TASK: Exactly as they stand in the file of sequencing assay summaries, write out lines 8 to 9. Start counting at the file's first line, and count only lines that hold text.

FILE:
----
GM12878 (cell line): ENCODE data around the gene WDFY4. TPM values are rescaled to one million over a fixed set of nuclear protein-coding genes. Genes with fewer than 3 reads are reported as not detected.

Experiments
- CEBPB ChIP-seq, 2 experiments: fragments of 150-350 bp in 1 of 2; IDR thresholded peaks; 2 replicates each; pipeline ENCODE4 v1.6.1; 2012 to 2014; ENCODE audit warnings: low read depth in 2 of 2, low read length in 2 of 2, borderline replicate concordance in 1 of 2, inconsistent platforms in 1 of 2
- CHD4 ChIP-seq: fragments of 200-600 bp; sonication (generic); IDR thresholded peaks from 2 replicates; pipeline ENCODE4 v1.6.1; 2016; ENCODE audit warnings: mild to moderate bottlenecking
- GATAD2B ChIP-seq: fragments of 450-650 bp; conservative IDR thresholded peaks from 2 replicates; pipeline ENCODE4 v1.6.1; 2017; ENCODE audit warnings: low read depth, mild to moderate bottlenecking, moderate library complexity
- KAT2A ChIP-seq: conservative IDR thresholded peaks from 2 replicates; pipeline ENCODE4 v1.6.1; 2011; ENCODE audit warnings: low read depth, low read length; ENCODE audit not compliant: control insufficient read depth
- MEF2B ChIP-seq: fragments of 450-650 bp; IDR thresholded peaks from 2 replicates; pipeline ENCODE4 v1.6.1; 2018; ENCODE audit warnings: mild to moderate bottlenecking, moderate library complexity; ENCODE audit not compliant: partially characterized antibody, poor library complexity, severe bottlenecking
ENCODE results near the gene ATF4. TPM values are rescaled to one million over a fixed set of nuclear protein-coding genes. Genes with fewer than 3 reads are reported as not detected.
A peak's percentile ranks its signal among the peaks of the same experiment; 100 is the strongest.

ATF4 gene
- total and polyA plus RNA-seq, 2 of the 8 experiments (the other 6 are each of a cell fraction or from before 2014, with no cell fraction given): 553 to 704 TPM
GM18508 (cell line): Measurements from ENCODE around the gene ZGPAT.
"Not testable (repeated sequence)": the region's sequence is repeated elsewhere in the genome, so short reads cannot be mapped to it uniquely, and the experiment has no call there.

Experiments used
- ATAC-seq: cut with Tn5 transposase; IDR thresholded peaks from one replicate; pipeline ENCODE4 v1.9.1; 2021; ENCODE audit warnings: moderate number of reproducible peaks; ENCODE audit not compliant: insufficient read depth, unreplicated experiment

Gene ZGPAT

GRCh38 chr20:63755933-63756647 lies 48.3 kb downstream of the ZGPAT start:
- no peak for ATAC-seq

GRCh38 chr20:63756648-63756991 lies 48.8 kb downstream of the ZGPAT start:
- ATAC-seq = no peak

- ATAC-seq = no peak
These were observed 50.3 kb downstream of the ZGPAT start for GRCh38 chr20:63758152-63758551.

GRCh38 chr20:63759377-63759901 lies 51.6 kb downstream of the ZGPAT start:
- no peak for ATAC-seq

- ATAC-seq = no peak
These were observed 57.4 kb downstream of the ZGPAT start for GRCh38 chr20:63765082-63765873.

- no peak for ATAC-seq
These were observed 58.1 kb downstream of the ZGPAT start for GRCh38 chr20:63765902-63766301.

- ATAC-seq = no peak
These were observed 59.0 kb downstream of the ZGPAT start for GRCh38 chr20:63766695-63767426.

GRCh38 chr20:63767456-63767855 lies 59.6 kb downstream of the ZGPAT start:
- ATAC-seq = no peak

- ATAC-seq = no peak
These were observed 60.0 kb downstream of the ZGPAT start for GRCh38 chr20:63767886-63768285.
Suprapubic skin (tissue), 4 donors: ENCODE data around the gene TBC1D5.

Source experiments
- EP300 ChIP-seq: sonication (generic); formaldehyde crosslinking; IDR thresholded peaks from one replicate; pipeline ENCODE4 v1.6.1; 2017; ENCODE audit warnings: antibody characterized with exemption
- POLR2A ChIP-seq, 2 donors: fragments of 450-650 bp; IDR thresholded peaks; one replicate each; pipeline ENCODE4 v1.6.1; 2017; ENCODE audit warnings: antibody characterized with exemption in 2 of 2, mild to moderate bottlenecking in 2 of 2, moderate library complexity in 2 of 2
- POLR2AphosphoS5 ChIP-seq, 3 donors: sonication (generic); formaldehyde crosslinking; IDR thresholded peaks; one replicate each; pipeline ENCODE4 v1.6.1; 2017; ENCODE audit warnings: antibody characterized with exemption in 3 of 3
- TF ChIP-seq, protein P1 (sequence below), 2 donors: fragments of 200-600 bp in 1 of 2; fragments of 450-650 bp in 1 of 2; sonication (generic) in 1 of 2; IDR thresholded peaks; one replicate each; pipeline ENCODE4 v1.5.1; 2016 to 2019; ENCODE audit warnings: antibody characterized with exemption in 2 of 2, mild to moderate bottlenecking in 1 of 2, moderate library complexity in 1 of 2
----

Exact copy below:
ENCODE results near the gene ATF4. TPM values are rescaled to one million over a fixed set of nuclear protein-coding genes. Genes with fewer than 3 reads are reported as not detected.
A peak's percentile ranks its signal among the peaks of the same experiment; 100 is the strongest.